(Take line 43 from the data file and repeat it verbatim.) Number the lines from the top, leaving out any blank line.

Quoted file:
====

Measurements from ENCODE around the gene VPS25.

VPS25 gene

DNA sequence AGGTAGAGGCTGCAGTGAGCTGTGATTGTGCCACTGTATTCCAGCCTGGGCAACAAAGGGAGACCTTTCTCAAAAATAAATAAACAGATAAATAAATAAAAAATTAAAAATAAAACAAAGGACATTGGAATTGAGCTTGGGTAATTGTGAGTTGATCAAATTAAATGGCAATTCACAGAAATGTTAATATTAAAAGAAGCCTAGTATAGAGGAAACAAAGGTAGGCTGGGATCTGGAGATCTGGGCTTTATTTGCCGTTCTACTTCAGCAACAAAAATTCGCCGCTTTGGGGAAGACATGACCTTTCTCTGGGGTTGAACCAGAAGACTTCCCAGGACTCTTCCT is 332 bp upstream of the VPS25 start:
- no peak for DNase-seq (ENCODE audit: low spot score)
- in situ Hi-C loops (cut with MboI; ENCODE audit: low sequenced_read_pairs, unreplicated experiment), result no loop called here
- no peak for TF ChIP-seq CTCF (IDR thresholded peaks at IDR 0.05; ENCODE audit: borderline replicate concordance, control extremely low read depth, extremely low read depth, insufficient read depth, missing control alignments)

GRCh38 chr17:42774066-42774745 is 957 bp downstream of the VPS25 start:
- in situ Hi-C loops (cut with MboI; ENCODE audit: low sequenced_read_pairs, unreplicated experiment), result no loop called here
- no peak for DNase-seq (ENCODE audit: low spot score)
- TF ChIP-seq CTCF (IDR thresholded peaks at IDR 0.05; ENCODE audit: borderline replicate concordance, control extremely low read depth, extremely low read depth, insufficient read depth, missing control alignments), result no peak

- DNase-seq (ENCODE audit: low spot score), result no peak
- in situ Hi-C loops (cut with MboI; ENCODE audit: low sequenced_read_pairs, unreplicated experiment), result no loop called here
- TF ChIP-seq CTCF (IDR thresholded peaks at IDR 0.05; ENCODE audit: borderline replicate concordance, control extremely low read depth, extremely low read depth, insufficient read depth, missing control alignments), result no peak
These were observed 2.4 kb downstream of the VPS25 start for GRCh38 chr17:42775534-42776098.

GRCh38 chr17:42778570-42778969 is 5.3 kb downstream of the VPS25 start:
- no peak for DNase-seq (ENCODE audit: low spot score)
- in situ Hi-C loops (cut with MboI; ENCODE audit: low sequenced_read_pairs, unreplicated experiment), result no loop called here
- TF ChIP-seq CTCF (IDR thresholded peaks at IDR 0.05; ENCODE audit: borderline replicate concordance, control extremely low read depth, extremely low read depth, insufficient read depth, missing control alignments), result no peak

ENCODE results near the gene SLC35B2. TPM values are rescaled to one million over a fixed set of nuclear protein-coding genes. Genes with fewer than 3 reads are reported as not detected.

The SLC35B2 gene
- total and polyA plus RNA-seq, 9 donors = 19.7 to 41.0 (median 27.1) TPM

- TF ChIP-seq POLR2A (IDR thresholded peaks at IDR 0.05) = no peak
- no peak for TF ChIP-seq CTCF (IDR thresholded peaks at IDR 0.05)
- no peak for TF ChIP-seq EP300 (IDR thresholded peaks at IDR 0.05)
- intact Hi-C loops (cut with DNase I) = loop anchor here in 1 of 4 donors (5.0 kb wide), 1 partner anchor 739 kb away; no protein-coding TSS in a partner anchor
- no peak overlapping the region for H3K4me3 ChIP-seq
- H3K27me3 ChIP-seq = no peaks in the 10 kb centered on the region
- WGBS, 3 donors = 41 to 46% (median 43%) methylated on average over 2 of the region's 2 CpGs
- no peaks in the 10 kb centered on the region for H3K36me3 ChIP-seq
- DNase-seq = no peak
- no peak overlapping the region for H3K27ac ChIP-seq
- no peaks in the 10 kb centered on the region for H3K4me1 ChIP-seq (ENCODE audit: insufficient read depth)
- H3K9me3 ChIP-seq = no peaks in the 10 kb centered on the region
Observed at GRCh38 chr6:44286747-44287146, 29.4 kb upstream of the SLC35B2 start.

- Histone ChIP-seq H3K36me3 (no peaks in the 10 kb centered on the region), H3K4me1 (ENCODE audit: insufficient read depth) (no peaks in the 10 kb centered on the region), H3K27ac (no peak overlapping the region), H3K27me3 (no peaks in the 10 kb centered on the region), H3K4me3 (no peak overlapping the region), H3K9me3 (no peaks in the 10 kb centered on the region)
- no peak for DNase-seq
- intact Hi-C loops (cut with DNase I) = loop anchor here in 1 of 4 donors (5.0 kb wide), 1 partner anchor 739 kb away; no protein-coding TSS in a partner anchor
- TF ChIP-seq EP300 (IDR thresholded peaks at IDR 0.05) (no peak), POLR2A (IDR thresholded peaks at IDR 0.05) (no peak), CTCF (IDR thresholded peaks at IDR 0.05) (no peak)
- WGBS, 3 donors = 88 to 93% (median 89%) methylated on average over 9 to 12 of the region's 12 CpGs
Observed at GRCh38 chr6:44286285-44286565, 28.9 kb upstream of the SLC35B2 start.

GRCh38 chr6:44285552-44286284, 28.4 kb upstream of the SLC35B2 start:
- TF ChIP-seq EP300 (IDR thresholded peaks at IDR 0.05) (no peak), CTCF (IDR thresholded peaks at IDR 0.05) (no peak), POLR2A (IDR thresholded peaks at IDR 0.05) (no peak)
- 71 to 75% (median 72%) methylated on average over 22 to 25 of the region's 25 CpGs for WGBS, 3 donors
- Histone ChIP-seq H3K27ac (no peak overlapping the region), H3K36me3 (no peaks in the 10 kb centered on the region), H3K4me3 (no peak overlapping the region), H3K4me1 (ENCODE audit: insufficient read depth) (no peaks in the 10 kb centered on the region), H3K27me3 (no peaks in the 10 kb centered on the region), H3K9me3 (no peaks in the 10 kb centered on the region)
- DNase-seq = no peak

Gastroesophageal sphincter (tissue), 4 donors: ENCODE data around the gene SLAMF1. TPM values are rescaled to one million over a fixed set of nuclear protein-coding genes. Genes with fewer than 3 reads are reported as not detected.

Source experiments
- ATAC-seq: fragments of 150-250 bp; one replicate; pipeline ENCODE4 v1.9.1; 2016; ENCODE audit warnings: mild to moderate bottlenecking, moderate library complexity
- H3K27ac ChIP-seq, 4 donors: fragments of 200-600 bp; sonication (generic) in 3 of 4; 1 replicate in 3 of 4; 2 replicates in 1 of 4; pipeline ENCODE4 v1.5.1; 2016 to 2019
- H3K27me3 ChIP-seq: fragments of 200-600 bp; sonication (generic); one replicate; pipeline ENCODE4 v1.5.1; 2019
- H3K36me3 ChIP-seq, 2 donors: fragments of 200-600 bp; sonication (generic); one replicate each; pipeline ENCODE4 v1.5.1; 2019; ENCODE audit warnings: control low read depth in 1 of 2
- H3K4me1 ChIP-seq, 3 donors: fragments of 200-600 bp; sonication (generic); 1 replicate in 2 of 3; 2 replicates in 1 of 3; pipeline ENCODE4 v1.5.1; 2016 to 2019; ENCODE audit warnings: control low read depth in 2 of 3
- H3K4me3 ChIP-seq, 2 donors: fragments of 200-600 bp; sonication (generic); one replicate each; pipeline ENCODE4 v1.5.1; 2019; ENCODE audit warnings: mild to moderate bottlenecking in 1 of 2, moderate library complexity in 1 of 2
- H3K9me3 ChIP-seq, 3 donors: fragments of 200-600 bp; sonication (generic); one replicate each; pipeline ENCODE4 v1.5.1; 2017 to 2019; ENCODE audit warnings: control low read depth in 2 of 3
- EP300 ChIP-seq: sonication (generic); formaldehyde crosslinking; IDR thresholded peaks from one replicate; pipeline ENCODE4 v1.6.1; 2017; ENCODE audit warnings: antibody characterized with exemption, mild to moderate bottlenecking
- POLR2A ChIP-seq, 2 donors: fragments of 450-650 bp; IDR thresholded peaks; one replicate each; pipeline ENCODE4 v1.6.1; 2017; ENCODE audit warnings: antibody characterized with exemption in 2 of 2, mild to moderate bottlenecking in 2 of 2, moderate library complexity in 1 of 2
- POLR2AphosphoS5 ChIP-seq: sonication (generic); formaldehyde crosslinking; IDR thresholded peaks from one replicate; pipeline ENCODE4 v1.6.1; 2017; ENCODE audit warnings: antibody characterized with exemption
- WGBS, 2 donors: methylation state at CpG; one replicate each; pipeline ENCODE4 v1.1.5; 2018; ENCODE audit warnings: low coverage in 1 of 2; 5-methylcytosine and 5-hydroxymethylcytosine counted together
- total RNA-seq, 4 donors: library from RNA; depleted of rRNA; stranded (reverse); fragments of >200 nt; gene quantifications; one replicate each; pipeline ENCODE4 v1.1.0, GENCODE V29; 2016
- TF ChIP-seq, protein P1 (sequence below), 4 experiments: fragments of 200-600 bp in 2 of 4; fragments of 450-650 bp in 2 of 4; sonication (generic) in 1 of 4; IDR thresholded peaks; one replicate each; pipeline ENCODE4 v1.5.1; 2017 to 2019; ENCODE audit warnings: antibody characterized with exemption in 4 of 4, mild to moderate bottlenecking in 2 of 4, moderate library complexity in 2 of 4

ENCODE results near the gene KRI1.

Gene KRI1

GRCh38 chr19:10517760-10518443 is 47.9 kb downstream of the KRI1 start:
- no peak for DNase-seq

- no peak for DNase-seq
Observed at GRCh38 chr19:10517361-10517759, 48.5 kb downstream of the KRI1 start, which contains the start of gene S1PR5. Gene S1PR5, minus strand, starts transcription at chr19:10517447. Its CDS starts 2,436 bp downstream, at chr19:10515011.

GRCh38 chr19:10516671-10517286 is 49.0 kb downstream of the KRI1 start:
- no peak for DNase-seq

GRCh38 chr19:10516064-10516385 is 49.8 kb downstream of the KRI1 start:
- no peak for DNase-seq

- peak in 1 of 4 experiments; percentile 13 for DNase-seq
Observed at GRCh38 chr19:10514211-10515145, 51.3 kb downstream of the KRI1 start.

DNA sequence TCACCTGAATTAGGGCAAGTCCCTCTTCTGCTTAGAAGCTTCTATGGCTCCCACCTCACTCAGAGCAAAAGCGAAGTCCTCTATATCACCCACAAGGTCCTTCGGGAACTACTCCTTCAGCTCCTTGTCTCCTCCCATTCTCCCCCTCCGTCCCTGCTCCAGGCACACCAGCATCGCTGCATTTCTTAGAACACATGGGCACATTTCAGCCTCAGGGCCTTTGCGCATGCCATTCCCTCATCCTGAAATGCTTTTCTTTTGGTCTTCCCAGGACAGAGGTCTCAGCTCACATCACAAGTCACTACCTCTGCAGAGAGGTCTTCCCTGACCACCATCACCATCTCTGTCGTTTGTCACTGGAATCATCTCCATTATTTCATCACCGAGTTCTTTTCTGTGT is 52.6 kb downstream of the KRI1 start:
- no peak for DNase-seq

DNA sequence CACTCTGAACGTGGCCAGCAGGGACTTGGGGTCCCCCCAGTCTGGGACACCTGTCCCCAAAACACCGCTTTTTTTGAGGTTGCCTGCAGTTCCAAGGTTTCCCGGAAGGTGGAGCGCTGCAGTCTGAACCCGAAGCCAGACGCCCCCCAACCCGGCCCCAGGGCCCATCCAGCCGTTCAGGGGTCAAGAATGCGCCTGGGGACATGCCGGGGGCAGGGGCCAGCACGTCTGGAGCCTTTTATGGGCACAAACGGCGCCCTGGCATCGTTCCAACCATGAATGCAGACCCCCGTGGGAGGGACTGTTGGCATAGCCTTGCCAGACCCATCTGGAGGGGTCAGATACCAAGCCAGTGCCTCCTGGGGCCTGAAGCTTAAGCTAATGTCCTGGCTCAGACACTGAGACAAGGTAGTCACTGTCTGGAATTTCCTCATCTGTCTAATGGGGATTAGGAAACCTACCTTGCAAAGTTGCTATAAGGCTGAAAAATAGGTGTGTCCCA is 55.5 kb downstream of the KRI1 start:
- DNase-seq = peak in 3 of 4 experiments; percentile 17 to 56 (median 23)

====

- 71 to 75% (median 72%) methylated on average over 22 to 25 of the region's 25 CpGs for WGBS, 3 donors